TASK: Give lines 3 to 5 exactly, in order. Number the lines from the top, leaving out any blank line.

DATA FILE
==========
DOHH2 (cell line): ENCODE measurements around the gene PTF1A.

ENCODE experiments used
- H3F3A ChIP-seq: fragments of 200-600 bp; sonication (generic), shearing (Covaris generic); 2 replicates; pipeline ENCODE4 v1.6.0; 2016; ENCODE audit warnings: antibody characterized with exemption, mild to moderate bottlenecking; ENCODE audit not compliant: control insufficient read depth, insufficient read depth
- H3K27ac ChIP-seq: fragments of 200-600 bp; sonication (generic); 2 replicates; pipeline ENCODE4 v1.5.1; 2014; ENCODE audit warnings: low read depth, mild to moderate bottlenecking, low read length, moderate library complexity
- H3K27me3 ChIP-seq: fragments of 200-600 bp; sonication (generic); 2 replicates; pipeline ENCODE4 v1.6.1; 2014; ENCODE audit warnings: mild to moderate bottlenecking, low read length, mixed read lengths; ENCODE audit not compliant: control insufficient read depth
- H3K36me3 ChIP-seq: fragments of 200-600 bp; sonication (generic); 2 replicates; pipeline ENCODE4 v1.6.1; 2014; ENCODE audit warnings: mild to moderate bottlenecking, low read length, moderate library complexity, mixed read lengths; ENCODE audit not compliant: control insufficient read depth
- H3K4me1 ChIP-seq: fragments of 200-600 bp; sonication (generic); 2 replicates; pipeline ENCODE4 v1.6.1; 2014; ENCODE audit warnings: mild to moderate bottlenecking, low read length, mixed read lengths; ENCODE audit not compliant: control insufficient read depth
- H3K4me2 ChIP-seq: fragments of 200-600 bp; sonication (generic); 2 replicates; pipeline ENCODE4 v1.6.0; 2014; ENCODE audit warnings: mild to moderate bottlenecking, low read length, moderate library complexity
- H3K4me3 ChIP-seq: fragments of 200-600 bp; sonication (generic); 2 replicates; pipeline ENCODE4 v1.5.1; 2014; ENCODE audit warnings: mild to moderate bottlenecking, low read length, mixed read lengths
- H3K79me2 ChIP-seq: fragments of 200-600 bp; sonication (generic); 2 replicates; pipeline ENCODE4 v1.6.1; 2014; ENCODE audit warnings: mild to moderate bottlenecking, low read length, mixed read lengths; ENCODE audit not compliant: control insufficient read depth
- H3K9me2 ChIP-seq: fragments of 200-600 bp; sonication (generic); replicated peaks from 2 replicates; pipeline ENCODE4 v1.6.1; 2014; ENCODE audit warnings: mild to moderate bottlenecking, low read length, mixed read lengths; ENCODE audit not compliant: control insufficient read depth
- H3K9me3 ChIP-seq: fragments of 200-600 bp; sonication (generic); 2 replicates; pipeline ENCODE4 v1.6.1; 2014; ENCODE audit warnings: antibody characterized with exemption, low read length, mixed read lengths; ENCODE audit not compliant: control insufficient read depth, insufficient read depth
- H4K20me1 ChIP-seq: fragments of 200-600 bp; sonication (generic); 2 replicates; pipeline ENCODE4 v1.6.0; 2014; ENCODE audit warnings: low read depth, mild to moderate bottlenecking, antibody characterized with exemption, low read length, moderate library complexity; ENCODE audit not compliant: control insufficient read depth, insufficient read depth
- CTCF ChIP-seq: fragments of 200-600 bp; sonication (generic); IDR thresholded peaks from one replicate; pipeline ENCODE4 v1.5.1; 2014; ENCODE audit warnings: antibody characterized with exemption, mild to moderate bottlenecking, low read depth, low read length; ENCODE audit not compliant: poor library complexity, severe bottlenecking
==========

- H3F3A ChIP-seq: fragments of 200-600 bp; sonication (generic), shearing (Covaris generic); 2 replicates; pipeline ENCODE4 v1.6.0; 2016; ENCODE audit warnings: antibody characterized with exemption, mild to moderate bottlenecking; ENCODE audit not compliant: control insufficient read depth, insufficient read depth
- H3K27ac ChIP-seq: fragments of 200-600 bp; sonication (generic); 2 replicates; pipeline ENCODE4 v1.5.1; 2014; ENCODE audit warnings: low read depth, mild to moderate bottlenecking, low read length, moderate library complexity
- H3K27me3 ChIP-seq: fragments of 200-600 bp; sonication (generic); 2 replicates; pipeline ENCODE4 v1.6.1; 2014; ENCODE audit warnings: mild to moderate bottlenecking, low read length, mixed read lengths; ENCODE audit not compliant: control insufficient read depth